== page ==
WILLOW – Nigel Buxton – 26 May-20 June, 2015

'Large Willow', Nigel Buxton, ink and chalk pastel on paper

I first drew willows 30 years ago. Planted as shade trees by the early settler farmers in an otherwise treeless and harsh environment they developed and grew into gnarled monsters, breaking themselves under the strain of their own weight and fierce storms. They were close to the cottage and a quick walk away.

Armed with easel, drawing boards and draughting materials, I positioned myself close, a few feet away, so that bulk and bark were almost at touching distance. For the previous few months (winter being too cold for outside work) I had been working on still-life compositions, highly controlled in a studio environment. En plein air, as we all know, is a complete mess, with flies, sand flies, wind and shifting light. It needed to be sorted out. So I took a saw with me and disposed of annoying branches that didn’t accord with my intended task. Rocks were moved strategically and, because gazing beyond the bulk of the tree my vision encountered elements not pleasing to my eye, I draped large tarpaulins over some of the branches in order to encompass my subject. I was, in effect, creating an outside still-life. This was good, because if you don’t try to control your external subject, make it still, how can you map the movement within yourself that occurs in trying to apprehend and make a sense of what you are looking at.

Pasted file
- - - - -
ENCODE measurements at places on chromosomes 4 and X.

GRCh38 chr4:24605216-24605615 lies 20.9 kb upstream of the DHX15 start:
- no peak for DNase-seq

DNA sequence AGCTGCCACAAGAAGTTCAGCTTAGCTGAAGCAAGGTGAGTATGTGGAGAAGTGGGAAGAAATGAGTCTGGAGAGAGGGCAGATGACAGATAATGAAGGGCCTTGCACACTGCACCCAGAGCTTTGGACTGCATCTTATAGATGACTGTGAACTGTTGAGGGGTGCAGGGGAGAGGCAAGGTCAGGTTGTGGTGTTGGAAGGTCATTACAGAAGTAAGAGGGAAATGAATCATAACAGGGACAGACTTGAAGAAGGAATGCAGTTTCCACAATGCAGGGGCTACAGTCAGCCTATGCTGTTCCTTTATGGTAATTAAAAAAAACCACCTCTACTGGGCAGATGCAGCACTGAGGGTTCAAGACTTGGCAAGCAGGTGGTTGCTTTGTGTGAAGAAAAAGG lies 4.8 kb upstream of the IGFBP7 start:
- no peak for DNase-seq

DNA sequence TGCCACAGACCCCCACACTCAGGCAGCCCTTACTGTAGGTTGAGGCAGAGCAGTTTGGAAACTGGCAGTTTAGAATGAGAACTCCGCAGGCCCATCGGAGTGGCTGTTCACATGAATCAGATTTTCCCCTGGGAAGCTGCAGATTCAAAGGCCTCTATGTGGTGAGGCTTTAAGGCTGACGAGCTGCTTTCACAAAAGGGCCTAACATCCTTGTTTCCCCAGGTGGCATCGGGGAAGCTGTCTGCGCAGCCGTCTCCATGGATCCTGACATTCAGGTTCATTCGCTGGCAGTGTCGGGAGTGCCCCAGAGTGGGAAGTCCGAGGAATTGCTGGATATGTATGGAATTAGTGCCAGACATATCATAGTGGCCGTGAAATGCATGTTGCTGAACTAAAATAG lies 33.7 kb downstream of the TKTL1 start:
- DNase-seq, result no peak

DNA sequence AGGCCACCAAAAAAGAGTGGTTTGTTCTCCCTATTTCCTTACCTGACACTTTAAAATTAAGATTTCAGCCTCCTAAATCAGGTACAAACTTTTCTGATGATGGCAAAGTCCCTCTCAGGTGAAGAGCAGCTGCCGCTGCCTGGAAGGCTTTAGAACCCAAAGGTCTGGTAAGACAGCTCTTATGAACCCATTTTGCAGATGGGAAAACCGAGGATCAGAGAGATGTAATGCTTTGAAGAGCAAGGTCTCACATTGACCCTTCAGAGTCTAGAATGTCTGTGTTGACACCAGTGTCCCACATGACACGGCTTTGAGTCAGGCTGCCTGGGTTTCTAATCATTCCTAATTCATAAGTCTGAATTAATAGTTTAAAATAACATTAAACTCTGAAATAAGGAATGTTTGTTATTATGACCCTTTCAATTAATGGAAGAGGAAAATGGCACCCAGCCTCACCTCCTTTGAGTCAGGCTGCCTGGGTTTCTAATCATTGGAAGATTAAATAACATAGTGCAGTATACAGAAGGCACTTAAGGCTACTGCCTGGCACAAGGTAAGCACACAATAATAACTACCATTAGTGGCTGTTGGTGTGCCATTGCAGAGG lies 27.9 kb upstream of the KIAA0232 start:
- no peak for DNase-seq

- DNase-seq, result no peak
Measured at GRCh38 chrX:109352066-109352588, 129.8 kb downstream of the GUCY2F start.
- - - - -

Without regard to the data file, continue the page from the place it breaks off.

The trees in three of the drawings shown here no longer exist. They were cut down. Others survived, and are featured in the photographic montages I made this year. The drapes are back too. Silky and theatrical bringing the outside in, making the external internal.

Nigel Buxton
16th May 2015

'Draped Willow', Nigel Buxton, 1984/85, ink and chalk pastel on paper, 1015 x 900mmNB_W_Comp4NB_W_Comp5Willow I, by Nigel BuxtonWillow II, by Nigel BuxtonWillow III, by Nigel BuxtonWillow IV, by Nigel BuxtonNB_Wlarge1NB_Wlarge2NB_Wlarge3